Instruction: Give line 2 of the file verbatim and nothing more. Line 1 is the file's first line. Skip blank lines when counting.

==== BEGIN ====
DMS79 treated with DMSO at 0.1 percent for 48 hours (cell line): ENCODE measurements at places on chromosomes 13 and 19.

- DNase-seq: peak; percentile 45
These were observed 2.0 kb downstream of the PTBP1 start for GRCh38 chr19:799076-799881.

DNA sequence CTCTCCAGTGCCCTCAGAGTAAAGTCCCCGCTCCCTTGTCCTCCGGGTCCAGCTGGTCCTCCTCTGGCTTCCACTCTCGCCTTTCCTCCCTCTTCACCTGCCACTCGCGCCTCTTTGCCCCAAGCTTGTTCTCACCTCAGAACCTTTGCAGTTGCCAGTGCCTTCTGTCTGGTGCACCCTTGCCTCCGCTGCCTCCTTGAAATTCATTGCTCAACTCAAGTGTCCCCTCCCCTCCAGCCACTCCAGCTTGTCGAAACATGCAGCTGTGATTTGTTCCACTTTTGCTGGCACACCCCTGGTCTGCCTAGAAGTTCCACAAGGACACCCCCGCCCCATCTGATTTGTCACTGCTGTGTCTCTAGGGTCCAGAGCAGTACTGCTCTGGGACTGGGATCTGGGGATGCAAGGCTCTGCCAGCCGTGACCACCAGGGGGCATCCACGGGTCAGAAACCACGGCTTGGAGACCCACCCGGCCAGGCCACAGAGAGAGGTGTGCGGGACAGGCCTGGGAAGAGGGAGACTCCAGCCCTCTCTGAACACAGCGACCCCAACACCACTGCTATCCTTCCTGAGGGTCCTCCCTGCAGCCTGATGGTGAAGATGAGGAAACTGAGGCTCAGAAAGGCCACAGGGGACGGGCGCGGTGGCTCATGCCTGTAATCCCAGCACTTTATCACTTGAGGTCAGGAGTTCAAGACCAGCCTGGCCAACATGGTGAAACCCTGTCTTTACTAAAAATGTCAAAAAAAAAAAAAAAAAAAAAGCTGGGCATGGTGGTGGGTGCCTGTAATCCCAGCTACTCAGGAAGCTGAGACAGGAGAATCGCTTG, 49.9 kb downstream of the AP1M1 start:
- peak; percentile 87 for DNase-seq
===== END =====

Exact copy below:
- DNase-seq: peak; percentile 45